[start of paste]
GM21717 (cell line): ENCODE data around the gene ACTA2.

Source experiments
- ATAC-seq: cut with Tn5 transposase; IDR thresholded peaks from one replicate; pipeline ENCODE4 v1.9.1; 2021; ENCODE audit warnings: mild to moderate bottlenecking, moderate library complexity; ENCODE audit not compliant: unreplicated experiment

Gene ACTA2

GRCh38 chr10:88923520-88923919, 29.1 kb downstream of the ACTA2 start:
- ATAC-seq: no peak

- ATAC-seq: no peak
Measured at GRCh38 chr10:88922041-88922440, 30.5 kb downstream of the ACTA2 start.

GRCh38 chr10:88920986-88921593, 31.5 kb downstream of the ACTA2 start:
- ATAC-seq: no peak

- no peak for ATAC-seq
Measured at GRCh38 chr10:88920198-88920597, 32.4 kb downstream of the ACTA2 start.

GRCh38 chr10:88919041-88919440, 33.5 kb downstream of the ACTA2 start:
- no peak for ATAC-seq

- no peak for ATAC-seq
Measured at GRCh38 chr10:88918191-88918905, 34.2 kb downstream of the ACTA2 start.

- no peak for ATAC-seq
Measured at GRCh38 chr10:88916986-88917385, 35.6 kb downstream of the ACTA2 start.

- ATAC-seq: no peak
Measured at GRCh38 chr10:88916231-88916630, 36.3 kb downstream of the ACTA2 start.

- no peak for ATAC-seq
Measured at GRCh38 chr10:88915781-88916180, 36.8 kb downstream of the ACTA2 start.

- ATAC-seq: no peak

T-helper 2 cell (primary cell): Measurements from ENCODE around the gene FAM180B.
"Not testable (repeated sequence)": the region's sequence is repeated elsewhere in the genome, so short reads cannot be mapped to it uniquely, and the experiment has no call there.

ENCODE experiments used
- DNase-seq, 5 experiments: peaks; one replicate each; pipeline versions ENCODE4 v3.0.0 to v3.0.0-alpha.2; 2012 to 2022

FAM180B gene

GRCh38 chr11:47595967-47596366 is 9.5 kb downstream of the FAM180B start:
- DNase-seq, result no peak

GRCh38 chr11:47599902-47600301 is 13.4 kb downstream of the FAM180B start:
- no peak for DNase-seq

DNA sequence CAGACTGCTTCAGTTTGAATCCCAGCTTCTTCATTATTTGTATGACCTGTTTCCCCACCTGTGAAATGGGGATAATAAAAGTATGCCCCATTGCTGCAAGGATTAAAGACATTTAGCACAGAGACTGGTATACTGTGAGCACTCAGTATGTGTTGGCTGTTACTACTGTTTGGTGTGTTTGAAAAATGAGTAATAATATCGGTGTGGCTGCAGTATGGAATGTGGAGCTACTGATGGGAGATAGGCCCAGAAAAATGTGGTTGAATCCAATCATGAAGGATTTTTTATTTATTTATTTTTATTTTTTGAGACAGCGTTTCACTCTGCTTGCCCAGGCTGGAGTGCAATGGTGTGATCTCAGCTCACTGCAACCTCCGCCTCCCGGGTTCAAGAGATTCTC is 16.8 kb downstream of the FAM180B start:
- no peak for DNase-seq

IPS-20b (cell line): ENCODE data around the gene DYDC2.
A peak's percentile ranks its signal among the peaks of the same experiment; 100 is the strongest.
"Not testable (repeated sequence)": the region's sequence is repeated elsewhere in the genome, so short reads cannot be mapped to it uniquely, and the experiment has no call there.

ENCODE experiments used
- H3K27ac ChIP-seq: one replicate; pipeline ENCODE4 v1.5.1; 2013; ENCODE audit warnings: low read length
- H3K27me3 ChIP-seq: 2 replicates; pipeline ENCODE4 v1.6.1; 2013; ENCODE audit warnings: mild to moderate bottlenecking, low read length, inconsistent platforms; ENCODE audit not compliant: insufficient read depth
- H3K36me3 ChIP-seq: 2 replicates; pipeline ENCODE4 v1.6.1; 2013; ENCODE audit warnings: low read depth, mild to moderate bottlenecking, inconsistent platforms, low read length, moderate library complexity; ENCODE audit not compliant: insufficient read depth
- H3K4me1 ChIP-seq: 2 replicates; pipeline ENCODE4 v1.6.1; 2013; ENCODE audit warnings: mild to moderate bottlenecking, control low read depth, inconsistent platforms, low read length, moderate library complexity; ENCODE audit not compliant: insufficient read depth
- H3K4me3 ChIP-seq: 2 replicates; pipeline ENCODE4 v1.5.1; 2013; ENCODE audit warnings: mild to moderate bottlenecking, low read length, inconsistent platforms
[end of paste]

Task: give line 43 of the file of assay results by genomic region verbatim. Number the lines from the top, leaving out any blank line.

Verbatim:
- H3K4me3 ChIP-seq: 2 replicates; pipeline ENCODE4 v1.5.1; 2013; ENCODE audit warnings: mild to moderate bottlenecking, low read length, inconsistent platforms